Potato-Chickpea Korma

2 tablespoons coconut oil
1 large russet potato, peeled and cut into bite-sized pieces
1 medium sweet yellow onion, diced
1 medium red bell pepper, diced
2 celery stalks, sliced
1 garlic clove, peeled and minced
1 teaspoon grated fresh ginger
2 tablespoons curry powder
2 teaspoons garam masala*
3/4 teaspoon coarse salt
1 (19 oz) can chickpeas, drained and rinsed
2 cups water
Juice of 1/2 lime
1 (7 oz) cup 2% plain Greek yogurt
2 tablespoons finely chopped fresh parsley


1) In a Dutch oven, heat coconut oil until melted. Add potato, onion, bell pepper, celery, garlic, ginger, curry powder, garam masala and salt. Saute for 10 minutes or until vegetables begin to soften. 

2) Stir in chickpeas, water and lime juice and bring to a boil. Reduce heat to low, cover and cook for 10 minutes. Remove from heat and stir in yogurt and parsley. Using an immersion blender, blend about a third of mixture to thicken. Stir well and serve with naan. You could also serve on top of cooked basmati rice.

* Garam masala is a blend of ground spices used frequently in Indian cooking. Garam masala can vary from one region to another, but a typical blend consists of peppercorns, cloves, cinnamon, mace, cardamom pods, bay leaf, cumin and coriander. I have only recently started cooking with garam masala, and I can say it makes all the difference when preparing Indian recipes. Don't skip this ingredient. It really complements the curry.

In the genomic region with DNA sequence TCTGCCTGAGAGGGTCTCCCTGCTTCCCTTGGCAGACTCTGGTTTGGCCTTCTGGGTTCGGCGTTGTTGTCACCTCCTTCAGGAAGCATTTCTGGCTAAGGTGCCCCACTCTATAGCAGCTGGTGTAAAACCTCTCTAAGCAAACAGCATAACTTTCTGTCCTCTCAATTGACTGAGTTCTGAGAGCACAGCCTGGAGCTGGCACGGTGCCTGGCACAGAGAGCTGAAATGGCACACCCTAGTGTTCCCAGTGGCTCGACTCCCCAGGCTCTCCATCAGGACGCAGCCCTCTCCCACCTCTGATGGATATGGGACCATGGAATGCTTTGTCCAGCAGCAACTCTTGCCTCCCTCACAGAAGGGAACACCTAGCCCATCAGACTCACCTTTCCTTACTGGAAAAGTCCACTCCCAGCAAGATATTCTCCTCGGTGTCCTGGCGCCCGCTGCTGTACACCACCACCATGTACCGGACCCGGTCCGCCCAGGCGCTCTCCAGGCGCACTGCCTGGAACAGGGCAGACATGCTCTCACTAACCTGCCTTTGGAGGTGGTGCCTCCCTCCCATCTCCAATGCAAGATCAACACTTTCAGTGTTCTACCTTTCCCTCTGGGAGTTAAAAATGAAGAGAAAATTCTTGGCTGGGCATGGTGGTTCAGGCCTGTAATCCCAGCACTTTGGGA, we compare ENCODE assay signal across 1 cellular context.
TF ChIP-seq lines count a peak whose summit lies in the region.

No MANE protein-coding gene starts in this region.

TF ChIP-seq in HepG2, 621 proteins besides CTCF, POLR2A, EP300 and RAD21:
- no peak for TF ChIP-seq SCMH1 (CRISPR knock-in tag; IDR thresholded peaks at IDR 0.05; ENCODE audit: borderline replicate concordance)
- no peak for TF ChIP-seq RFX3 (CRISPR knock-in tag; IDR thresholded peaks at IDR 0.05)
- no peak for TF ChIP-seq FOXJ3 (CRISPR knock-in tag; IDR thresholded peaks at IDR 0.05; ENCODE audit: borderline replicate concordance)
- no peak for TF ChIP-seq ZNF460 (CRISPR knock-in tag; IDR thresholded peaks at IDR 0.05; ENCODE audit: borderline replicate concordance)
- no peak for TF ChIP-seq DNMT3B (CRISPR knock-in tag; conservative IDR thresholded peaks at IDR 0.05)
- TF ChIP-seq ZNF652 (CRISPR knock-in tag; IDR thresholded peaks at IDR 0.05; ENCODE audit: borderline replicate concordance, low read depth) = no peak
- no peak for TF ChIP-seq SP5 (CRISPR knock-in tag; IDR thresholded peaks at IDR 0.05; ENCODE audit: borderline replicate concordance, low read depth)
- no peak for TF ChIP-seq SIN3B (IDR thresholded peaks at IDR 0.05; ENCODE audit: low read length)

Tuesday, January 30, 2018

Chili Con Veggie

We may not want to admit it, but we still have a month and a half of winter. On the plus side, this means there's plenty of time to prepare and enjoy a big batch of chili. Chili is one of my favorite healthy comfort foods. A large pot makes a great supper and provides enough for leftovers (it can taste even better the second or third day). 

On Sunday I made this chili con veggie recipe, adapted from Whole Bowls, a birthday present I received from a dear friend. I also made my new favorite gluten-free cornbread to go with it. 

I rarely follow a recipe when making chili, but wanted to try this one since everything from this cookbook has been great so far. The chili is very tasty, with a strong tomato base and chopped red bell pepper, which gives it a different taste. I didn't have tempeh on hand, so I substituted veggie "beef" crumbles. It was a hit at our house. I hope you give it a try. Enjoy!

Chili Con Veggie

2 tablespoons olive oil
1 onion, chopped
1 red bell pepper, seeded and chopped into 1-inch pieces
2 large cloves garlic, minced
1 tablespoon chili powder
1 1/2 teaspoons coarse salt
1 teaspoon coriander seed
1 teaspoon paprika
1 teaspoon dried oregano
1 (6 oz) can no-salt-added tomato paste
1 (28 oz) can whole plum tomatoes
2 tablespoons fresh lime juice
2 (15 oz) cans beans (choose from black beans, cannellini beans, red kidney beans and/or pinto beans; I used one can of black beans and one can of cannellini beans)
1 cup frozen veggie "beef" crumbles (I like Beyond Meat brand which is soy-free and gluten-free)
3/4 cup water